The Mountain Province is known as the “Weaver’s Paradise” due to the presence of various weaving centers sporting different designs that bespeak of the province’s cultural heritage. This was a province that practiced the traditional parliamentary & participatory form of governance as evidenced by the presence of the Dap-ay/Ato, a traditional form of governance led by the respected elders in the community. Mountain Province is found in the central part of the Cordillera mountain ranges in north Luzon of the Philippines. It is bounded by Isabela on the east; the provinces of Kalinga, Apayao, and Abra on the north; the provinces of Benguet and Ifugao on the south; and the province of Ilocos Sur on the west. It has an area of 229,231 hectares where 83% is mountainous while 17% make up hills and levels. It is a province of rivers, falls, mountains, and caves.
Mountain Province is the full name of the province and is sometimes incorrectly named just Mountain in some foreign references. The name is also incorrectly shortened by locals to Mt. Province, which in turn is read by native Anglophones as “Mount Province”. The province is named that way because it is found in the Cordilleras mountain range of north central Luzon. Mountain Province was also the name of the historical province that included most of the current Cordillera provinces. This old province was established by the Americans in 1908 and was later split in 1966 into Mountain Province, Benguet, Kalinga–Apayao and Ifugao.
Towering mountain heights and sharp ridges characterize the central and western landscape of the province while gradually sloping and rolling foothills mark the eastern towns. Land elevation reaches up as high as 2,582 masl in Mt Amuyao in Barlig. Climate is generally cool in the higher elevations of the municipalities of Sagada, Besao, Bauko, Natonin and Sadanga to prevalently warm in the low elevations of Bontoc, Paracelis and Sabangan owing to warm winds from Ilocos Region from the west, and Isabela from the east. Major headwaters include the mighty Chico River which irrigates agricultural lands of Bontoc, Sadanga, and Sabangan, aside from posing potential for white water rafting. Equally, mighty Siffu River irrigates the rice producing towns of Barlig, Natonin, and Paracelis in the eastern front.
Mountain Province with its many tourist attractions locates virginal forests and mysterious lakes fit for relaxation. In Sadanga where the mighty Chico River runs through, one finds Sadanga Hot Springs. A scenic panorama greets the weary traveler along Sabangan with its astounding greeneries blanketing the mountains. Abysmal and enigmatic caves are a sight in western Mountain Province including the famous Sumaguing Cave in Sagada. Waterfalls in this western side of the province locate the equally powerful and soothing Bomod-ok falls in Fidelisan, Sagada. Further in Besao is the spectacular view of the Besao sunset. The bustling capital town of Bontoc offers a wide array of natural spots- from woodland lanes along the Bontoc-Can-eo and Mainit- Maligcong routes to expansive viewpoints at Pagturaw- Maligcong, Mount Polis and Bagabag.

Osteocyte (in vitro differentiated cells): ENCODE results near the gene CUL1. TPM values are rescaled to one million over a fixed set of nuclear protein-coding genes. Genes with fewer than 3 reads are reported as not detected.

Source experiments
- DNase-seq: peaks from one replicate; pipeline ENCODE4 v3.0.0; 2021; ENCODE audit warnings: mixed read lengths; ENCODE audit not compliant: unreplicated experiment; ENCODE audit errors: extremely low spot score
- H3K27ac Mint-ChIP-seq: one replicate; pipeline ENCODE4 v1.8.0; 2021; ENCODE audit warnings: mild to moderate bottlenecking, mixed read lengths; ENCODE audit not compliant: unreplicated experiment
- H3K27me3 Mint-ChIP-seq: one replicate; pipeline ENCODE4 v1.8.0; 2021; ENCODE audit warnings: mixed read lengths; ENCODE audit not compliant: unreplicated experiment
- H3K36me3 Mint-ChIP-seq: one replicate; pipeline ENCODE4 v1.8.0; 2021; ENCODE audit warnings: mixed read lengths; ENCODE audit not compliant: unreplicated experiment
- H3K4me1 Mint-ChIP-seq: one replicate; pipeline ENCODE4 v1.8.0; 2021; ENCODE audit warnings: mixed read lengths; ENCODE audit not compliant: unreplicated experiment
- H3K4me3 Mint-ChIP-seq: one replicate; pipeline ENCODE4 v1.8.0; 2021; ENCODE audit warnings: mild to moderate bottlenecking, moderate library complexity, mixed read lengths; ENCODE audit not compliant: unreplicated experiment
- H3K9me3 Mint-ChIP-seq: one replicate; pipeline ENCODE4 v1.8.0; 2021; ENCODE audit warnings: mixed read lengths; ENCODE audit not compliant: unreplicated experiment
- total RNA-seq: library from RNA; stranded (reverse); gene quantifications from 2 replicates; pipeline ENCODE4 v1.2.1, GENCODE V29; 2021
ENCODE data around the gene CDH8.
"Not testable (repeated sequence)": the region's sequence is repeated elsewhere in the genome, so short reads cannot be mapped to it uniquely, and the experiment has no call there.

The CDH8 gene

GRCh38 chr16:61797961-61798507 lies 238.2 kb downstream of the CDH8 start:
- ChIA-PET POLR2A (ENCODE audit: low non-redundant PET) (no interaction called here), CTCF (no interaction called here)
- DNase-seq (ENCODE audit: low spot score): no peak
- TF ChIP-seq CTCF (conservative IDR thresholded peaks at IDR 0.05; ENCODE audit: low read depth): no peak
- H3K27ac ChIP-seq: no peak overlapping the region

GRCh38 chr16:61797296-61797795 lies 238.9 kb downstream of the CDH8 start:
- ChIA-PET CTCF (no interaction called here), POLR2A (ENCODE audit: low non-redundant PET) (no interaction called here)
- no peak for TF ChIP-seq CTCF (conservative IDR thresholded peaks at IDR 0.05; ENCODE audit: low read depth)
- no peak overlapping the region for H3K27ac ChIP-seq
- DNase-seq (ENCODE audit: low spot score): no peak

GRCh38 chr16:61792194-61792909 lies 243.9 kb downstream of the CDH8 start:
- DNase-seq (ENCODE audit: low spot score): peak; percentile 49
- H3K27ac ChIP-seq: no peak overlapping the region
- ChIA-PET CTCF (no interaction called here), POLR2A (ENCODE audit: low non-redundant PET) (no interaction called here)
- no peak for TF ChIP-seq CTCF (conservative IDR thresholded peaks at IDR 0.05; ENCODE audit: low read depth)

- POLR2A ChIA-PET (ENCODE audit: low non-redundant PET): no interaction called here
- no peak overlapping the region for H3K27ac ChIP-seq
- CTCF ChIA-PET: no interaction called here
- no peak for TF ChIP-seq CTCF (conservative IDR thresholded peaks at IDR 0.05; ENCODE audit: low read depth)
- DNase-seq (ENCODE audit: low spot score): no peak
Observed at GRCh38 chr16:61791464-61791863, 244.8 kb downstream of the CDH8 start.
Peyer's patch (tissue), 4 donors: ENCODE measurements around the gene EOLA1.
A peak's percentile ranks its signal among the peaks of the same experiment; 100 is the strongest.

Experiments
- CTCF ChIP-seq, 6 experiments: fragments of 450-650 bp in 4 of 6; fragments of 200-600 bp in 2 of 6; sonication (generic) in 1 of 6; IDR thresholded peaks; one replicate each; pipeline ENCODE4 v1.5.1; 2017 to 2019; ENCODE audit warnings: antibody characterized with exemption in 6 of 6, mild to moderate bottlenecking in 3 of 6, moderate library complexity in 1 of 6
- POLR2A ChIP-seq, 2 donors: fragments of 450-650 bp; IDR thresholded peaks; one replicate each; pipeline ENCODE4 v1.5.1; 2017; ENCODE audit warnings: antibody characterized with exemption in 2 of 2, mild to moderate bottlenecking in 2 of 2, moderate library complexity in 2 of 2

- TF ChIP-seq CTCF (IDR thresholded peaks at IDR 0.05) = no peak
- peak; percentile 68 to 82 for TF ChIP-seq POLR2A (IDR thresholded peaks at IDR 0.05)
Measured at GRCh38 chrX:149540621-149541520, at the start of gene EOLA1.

Adventurers would love white water rafting along the mighty Chico River which flows through Kalinga, Sadanga, Bontoc, and Sabangan. Mountain climbing is best in Mt Amuyao in Barlig, Mt Kalawitan in Sabangan, Mt Ampakaw in Sagada, Mt Mogaw in Tadian and Mt Polis in Bontoc.
Mountain Province boasts of being the first province to be evangelized by the American missionaries and so most of its people particularly, the elders could speak English. Aplai is the major dialect. Kankanaey is the major dialect spoken although English, Ilocano, and Tagalog are also widely spoken.
Eighty three percent (83%) of the 229,231 hectares is mountainous with 10% of the area devoted to agriculture. Mountain Province is predominantly inhabited by hard working indigenous peoples including migrants from the provinces of Ilocos and Pangasinan. A major bulk of the populace compose at least 80% of the farming occupation. Weaving is a traditional source of livelihood in almost parts of the province.
Each of the ten towns have their own One Town One Product (OTOP). Sagada is promoting its Arabica Coffee. Paracelis with its rice and corn. Bauko with its Lang-ay wines. Most of the towns have eco-cultural tourism as their OTOP.
Population as of 2007 Census is 148,661 spread out in 10 municipalities with its 144 barangays. The ten municipalities are Besao, Bauko, Bontoc, Sabangan, Sadanga, Sagada, Tadian, Paracelis. Barlig and Natonin.
The rugged mountains sheltered the peoples of the Mountain Province from colonization during most of the Spanish period. There were several attempts to subdue the people of the area. In 1663, an expedition was able to penetrate the mountains and occupy the town of Kayan. However, for the most part, the Spaniards were limited to occasional punitive forays into Igorot country.